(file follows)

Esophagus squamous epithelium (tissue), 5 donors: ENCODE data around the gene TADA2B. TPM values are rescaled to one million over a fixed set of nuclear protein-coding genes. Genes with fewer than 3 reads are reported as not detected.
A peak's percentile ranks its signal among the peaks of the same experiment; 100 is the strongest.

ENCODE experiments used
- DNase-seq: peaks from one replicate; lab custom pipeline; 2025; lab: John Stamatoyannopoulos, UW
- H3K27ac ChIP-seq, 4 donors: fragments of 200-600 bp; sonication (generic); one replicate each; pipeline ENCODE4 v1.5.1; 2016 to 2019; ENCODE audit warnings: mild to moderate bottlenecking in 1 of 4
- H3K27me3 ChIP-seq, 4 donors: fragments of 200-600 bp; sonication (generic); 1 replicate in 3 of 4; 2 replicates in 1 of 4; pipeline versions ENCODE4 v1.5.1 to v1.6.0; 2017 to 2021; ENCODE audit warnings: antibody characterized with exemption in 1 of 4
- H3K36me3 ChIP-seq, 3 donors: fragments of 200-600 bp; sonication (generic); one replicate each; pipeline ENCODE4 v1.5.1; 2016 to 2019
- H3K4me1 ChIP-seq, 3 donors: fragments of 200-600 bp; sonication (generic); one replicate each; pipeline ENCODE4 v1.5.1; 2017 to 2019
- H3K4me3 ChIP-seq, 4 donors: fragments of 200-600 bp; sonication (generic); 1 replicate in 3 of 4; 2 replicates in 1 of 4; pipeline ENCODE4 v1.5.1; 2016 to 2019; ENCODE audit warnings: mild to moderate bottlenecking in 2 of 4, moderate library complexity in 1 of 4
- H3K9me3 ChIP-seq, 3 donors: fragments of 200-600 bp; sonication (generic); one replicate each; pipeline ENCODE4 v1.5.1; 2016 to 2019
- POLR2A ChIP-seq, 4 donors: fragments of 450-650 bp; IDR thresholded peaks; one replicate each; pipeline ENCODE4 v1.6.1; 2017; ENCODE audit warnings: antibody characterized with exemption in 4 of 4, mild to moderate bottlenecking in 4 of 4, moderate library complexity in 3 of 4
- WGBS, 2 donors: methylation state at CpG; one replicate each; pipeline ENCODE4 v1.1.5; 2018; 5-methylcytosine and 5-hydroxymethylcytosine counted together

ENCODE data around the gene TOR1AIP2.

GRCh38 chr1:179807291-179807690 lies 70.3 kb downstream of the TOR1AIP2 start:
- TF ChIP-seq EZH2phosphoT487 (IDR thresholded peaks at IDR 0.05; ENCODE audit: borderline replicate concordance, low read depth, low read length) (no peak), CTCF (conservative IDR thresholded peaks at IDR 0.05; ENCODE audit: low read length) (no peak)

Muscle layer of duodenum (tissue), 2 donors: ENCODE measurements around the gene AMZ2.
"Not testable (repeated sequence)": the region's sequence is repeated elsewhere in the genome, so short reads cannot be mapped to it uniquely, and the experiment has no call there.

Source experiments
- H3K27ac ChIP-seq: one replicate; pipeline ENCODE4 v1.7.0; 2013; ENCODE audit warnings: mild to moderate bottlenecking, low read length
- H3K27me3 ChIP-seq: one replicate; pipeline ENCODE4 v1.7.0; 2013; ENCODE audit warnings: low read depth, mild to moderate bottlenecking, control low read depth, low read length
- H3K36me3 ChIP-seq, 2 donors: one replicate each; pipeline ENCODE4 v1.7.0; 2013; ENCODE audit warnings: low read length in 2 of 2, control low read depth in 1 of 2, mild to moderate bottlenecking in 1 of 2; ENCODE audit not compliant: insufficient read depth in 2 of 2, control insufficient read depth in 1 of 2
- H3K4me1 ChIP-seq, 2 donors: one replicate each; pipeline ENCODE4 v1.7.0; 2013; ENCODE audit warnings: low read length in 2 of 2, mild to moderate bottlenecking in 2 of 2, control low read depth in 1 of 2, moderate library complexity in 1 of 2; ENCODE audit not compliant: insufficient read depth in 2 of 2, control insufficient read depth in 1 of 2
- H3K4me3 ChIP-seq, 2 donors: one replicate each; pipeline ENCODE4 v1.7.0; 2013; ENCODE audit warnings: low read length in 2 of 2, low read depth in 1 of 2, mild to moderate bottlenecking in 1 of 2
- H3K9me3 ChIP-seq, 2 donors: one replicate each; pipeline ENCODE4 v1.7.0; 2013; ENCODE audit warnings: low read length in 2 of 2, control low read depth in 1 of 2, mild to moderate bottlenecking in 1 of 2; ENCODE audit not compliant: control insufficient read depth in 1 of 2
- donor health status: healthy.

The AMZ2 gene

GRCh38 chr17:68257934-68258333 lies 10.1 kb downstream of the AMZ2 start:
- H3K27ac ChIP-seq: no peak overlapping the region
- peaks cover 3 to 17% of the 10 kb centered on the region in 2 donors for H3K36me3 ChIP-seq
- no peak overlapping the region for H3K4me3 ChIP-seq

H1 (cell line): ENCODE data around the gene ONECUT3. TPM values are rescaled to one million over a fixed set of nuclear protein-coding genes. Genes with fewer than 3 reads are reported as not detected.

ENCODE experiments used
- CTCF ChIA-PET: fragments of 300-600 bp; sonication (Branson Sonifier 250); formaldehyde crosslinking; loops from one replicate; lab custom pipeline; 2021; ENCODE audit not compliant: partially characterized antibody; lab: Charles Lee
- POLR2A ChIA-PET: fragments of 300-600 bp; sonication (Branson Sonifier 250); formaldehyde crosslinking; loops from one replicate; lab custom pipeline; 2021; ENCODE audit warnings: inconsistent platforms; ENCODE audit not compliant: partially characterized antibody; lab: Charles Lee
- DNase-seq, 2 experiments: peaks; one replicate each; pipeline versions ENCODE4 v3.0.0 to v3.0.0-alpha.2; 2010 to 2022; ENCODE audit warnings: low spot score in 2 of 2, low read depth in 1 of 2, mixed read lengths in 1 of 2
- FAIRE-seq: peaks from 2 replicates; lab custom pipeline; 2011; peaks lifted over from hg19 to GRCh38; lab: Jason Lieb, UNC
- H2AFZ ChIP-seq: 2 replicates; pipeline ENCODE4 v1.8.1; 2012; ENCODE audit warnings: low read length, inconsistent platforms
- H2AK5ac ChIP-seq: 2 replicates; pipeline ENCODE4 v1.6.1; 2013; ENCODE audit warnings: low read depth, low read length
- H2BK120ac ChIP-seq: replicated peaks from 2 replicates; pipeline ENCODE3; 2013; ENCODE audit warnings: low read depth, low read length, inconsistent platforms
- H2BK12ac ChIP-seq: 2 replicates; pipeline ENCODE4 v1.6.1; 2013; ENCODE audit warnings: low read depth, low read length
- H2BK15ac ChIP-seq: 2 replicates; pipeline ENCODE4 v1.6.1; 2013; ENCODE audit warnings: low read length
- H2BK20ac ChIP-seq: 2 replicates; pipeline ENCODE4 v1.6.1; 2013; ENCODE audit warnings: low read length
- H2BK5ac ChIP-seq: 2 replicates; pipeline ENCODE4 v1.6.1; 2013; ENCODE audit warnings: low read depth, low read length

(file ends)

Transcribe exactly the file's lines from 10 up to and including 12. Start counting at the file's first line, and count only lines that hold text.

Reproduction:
- H3K9me3 ChIP-seq, 3 donors: fragments of 200-600 bp; sonication (generic); one replicate each; pipeline ENCODE4 v1.5.1; 2016 to 2019
- POLR2A ChIP-seq, 4 donors: fragments of 450-650 bp; IDR thresholded peaks; one replicate each; pipeline ENCODE4 v1.6.1; 2017; ENCODE audit warnings: antibody characterized with exemption in 4 of 4, mild to moderate bottlenecking in 4 of 4, moderate library complexity in 3 of 4
- WGBS, 2 donors: methylation state at CpG; one replicate each; pipeline ENCODE4 v1.1.5; 2018; 5-methylcytosine and 5-hydroxymethylcytosine counted together